An Uninterruptible Power Supply (or UPS) is a battery backup device for electronic equipment. A UPS provides protection to servers, workstations, network, banking and security systems and other electronic equipment from electrical disturbances. Positioned between the incoming utility power and the electrical equipment connected to it, the UPS filters the power to eliminate any spikes or surges that may cause damage to the computer or the data it is processing. Many UPSs offer a software component that enables you to automate backup and shut down procedures in case there's a power failure A UPS is essential in preventing unnecessary downtime caused by momentary power outages or blackouts. UPS solutions are classified according to their power output capacity: Volt Amperes (VA). When specifying a server or other mission-critical equipment, add a UPS to the configuration.

There are two basic types of UPS systems: standby power systems (SPSs) and on-line UPS systems. An SPS monitors the power line and switches to battery power as soon as it detects a problem. The switch to battery, however, can require several milliseconds, during which time the computer is not receiving any power. Standby Power Systems are sometimes called Line-interactive UPSs.

An on-line UPS avoids these momentary power lapses by constantly providing power from its own inverter, even when the power line is functioning properly. In general, on-line UPSs are more expensive than SPSs.

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UPS Technologies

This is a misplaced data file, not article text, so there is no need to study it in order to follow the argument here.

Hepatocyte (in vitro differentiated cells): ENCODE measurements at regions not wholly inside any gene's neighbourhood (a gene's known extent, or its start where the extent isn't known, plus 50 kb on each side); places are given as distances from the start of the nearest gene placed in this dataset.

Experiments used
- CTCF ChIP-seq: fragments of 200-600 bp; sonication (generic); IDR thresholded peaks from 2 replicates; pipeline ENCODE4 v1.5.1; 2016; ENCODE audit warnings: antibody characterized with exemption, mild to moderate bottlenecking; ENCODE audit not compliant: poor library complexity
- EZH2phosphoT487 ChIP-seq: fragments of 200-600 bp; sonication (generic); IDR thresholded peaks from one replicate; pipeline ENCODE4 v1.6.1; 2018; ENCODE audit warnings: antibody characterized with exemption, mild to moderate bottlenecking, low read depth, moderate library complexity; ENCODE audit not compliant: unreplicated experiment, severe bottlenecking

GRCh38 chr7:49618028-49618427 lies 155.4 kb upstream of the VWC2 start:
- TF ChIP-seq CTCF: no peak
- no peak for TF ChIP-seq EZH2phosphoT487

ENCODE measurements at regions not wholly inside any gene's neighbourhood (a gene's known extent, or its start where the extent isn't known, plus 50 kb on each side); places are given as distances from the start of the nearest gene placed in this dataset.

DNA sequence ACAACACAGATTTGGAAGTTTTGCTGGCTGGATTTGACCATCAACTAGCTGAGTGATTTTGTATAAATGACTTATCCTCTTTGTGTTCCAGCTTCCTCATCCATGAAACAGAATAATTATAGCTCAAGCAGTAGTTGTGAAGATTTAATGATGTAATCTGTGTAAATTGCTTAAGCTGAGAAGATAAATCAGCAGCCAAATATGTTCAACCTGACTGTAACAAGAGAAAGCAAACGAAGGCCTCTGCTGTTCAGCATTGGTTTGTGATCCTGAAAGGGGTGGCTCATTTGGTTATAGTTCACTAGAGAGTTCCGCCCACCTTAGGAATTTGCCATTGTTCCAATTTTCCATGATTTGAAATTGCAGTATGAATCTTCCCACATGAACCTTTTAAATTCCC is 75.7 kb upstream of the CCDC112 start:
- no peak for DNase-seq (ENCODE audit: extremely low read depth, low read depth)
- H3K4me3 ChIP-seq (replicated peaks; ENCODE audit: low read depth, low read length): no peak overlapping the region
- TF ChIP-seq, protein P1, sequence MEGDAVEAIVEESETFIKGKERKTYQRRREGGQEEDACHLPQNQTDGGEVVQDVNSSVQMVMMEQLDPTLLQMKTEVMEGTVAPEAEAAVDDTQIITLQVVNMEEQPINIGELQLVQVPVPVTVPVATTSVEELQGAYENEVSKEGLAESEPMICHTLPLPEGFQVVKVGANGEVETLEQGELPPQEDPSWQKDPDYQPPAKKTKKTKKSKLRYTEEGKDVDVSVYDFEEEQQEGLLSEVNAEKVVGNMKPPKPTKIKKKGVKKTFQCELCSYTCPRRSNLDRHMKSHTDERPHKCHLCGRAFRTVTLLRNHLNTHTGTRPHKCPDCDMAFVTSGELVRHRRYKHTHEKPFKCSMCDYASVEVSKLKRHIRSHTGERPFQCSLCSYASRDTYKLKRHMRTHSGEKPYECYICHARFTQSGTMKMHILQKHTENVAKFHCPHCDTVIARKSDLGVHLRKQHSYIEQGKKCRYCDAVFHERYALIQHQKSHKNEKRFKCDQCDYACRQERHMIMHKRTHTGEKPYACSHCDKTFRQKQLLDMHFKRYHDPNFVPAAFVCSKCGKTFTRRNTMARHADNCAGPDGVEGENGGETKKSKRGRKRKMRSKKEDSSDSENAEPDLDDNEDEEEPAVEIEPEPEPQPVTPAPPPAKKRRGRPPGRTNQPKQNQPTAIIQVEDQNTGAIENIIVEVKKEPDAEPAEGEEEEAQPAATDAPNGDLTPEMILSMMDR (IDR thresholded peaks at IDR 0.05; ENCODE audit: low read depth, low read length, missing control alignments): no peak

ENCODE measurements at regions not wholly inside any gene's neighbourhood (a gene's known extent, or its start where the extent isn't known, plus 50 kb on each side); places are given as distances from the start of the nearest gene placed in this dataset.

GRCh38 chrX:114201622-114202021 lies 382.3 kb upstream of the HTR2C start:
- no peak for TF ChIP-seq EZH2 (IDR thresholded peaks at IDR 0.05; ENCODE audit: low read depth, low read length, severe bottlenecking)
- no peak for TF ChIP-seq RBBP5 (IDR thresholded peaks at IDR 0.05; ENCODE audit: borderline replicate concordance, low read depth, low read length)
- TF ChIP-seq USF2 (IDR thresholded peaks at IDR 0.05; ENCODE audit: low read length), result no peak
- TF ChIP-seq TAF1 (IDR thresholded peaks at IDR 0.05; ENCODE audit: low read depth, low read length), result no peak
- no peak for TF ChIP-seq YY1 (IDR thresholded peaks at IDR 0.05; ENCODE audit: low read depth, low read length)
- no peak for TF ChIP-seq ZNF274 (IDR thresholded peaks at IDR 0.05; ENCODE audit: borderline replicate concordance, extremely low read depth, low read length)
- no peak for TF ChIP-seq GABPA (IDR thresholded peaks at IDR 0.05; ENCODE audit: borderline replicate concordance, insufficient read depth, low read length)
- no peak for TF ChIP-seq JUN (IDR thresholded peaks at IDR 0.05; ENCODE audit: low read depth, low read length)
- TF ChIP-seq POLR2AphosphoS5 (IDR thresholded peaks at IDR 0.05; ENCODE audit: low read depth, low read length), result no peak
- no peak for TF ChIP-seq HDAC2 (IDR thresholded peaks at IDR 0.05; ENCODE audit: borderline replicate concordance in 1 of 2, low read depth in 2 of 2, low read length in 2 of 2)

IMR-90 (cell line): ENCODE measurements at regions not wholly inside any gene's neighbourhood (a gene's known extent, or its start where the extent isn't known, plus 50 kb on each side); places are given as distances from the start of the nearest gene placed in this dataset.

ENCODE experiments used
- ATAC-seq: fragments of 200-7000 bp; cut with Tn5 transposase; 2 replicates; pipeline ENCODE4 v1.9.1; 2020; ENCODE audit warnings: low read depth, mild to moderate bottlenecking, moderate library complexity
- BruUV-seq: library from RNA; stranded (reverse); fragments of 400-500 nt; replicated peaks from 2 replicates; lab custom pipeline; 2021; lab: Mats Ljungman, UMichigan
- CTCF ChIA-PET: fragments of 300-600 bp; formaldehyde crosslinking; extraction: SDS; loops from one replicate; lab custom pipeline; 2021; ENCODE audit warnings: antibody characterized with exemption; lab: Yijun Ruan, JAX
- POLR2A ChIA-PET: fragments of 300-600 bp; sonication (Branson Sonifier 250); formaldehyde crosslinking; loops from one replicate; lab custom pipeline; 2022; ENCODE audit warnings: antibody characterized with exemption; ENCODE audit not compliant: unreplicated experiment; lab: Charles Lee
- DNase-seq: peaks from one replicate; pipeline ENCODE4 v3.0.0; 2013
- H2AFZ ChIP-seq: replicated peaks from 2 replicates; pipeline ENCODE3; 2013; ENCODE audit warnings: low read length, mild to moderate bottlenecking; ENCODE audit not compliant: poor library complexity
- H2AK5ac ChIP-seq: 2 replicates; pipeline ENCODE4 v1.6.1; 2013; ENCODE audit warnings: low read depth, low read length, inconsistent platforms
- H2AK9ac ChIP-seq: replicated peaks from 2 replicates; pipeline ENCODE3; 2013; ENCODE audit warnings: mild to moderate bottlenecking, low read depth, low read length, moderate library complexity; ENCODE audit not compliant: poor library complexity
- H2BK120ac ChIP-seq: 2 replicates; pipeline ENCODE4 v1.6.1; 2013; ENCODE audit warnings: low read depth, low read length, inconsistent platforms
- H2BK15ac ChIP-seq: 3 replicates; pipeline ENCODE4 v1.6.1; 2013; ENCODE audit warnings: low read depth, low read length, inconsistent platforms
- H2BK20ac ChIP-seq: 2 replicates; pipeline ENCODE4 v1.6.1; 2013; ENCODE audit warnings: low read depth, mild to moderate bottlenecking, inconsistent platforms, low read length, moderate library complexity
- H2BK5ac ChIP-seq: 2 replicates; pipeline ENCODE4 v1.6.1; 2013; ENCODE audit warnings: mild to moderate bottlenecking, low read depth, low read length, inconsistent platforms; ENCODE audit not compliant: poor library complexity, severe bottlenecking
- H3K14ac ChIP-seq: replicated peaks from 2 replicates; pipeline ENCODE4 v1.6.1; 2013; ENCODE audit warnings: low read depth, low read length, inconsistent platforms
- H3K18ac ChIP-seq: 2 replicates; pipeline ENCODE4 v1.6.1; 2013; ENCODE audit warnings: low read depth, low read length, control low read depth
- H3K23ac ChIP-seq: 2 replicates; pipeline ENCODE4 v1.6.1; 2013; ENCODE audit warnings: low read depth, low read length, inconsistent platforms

Offline UPS Diagram Offline UPS technology is typically found in home use or for powering individual computer workstations and other non-critical applications that only require power outage protection. Offline products sometimes have surge suppression and/or "buck and boost" circuits to compensate for high or low input voltage, but otherwise do not provide any significant input power conditioning.
Line-Interactive UPS Diagram Line-Interactive technology resembles the offline product, but inserts a transformer or capacitors in series between the utility power source and the load. This inline capacitor enables the UPS inverter to "interact" with incoming power and provide some power conditioning to the load. This "buck-and-boost" circuitry helps with high and low input voltage conditions. Commonly used for smaller loads under 5kVA.
Offline UPS Diagram On-line technology isolates utility power from your equipment loads. AC power is rectified to DC power to supply the internal DC bus (battery bank) of the UPS. The output inverter takes the DC power and converts it back to computer grade AC power to support the critical load. Batteries attached to the DC bus are float charged during normal operation. When the input power voltage is out of spec, the batteries provide power to support the inverter and critical load. (AC Double Conversion).